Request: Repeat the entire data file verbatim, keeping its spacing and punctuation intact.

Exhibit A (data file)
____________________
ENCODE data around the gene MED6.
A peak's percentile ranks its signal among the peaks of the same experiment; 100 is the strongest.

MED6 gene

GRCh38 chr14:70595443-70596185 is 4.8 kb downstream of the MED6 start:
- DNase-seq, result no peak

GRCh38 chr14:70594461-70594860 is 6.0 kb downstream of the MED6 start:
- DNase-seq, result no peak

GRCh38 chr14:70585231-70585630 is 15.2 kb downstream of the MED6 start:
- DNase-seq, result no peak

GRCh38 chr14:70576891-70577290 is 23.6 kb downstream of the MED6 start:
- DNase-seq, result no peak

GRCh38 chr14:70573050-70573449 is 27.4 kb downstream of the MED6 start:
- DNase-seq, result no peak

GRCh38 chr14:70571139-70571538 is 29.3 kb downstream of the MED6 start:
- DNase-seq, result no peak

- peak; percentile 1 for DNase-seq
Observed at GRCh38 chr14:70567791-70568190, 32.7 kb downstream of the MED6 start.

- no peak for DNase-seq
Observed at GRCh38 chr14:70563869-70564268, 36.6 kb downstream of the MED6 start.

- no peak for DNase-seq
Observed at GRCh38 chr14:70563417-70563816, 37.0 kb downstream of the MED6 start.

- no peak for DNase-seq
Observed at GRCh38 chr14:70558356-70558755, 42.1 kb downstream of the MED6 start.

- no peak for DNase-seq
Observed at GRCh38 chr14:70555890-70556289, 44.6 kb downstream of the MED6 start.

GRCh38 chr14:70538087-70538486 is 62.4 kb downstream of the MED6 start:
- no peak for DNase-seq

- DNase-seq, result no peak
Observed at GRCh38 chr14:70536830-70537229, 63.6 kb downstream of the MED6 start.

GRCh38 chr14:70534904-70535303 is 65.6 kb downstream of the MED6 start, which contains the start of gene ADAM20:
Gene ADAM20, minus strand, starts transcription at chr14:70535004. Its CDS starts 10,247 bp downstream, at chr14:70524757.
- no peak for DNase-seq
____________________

ENCODE data around the gene MED6.
A peak's percentile ranks its signal among the peaks of the same experiment; 100 is the strongest.

MED6 gene

GRCh38 chr14:70595443-70596185 is 4.8 kb downstream of the MED6 start:
- DNase-seq, result no peak

GRCh38 chr14:70594461-70594860 is 6.0 kb downstream of the MED6 start:
- DNase-seq, result no peak

GRCh38 chr14:70585231-70585630 is 15.2 kb downstream of the MED6 start:
- DNase-seq, result no peak

GRCh38 chr14:70576891-70577290 is 23.6 kb downstream of the MED6 start:
- DNase-seq, result no peak

GRCh38 chr14:70573050-70573449 is 27.4 kb downstream of the MED6 start:
- DNase-seq, result no peak

GRCh38 chr14:70571139-70571538 is 29.3 kb downstream of the MED6 start:
- DNase-seq, result no peak

- peak; percentile 1 for DNase-seq
Observed at GRCh38 chr14:70567791-70568190, 32.7 kb downstream of the MED6 start.

- no peak for DNase-seq
Observed at GRCh38 chr14:70563869-70564268, 36.6 kb downstream of the MED6 start.

- no peak for DNase-seq
Observed at GRCh38 chr14:70563417-70563816, 37.0 kb downstream of the MED6 start.

- no peak for DNase-seq
Observed at GRCh38 chr14:70558356-70558755, 42.1 kb downstream of the MED6 start.

- no peak for DNase-seq
Observed at GRCh38 chr14:70555890-70556289, 44.6 kb downstream of the MED6 start.

GRCh38 chr14:70538087-70538486 is 62.4 kb downstream of the MED6 start:
- no peak for DNase-seq

- DNase-seq, result no peak
Observed at GRCh38 chr14:70536830-70537229, 63.6 kb downstream of the MED6 start.

GRCh38 chr14:70534904-70535303 is 65.6 kb downstream of the MED6 start, which contains the start of gene ADAM20:
Gene ADAM20, minus strand, starts transcription at chr14:70535004. Its CDS starts 10,247 bp downstream, at chr14:70524757.
- no peak for DNase-seq